The Laughing Cure
Why a hearty guffaw may really be the best medicine.
Cousins' Comedy "Cure"
It was Anatomy of an Illness, the 1979 memoir by late magazine editor
Norman Cousins, that put a potential humor/health connection on the mainstream
map. Cousins described how he recovered from a usually irreversible and
crippling connective tissue disease with a regimen that -- among other
therapies -- included laughing at Marx Brothers movies.
Of course, Cousins' success by itself is no proof. And researchers seeking
to put medical laughter on more solid scientific footing have faced serious
obstacles -- from a shortage of funding to the fact that guinea pigs don't
Lee Berk, DrPH, a pathology professor at Loma Linda University in
California, is among those who have tried. In a series of studies, including
one published in the December 1989 issue of the American Journal of Medical
Science, he examined before-and-after blood samples from subjects who had
viewed humorous videos and from a control group who had not. He found
significant reductions in stress hormones and enhanced immune function --
including increased natural killer cells -- in the video-watching subjects.
But the cost and logistics of such sophisticated blood analyses limited
those studies to small groups of five to ten people. Meanwhile, a Japanese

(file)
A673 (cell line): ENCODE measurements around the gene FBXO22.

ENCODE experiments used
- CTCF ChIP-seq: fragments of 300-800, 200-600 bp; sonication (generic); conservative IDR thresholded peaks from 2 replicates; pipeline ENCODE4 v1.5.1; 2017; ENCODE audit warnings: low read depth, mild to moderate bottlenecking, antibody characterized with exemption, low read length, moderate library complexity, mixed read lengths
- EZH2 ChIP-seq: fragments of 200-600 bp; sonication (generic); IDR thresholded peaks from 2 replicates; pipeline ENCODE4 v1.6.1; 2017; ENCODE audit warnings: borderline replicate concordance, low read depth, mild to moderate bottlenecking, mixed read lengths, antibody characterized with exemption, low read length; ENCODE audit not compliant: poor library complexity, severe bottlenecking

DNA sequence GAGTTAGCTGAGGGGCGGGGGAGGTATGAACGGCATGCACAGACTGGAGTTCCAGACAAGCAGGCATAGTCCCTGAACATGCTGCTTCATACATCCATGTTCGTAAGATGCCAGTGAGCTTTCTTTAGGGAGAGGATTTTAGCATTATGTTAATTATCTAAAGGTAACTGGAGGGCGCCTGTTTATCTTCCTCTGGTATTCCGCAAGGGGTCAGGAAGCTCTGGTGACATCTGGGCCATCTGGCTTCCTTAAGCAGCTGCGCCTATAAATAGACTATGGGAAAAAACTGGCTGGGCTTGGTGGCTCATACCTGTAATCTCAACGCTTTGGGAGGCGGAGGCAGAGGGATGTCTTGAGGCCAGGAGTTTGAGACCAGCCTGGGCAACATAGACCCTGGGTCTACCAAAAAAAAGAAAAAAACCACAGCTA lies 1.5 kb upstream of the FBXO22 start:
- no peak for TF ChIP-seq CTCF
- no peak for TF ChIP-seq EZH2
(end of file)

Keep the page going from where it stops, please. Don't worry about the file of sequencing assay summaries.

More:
study published in the June 1997 issue of the journal Perceptual and Motor
Skills -- with all of eight people -- actually found a decrease in natural
killer cell activity after a group viewed a comedy video.
Even research on pain relief has shown complex results: For an Israeli
study, published in the November 1995 issue of the journal Pain, 20
people each watched either a funny, repulsive, or neutral flick. Before and
during the films, each underwent a standard test for pain tolerance -- they had
to keep one arm submerged in a tank of icy water and rate the discomfort. Humor
clearly helped (though repulsion actually increased pain tolerance most).
The same researchers later found comedy videos worked best when
"taken" a half-hour before pain testing and with at least a 45-minute
While it will be several years before the UCLA study delivers its first
medical punch lines, it has already solved a key riddle: Who will pay to see
whether laughter really is, if not the best, at least an effective medicine?
After all, drug companies, which spend billions to prove medications work, have
little stake in investigating laughter.
Instead, Hilber turned to Comedy Central. The television home of South
Park will fund most of the study's initial phases with a $75,000 grant.
"If in five years' time this study can determine that comedy is good for
you, we really have a marketing opportunity," says network executive Tony
Fox. "[Forget] an apple a day. Watch Comedy Central instead!"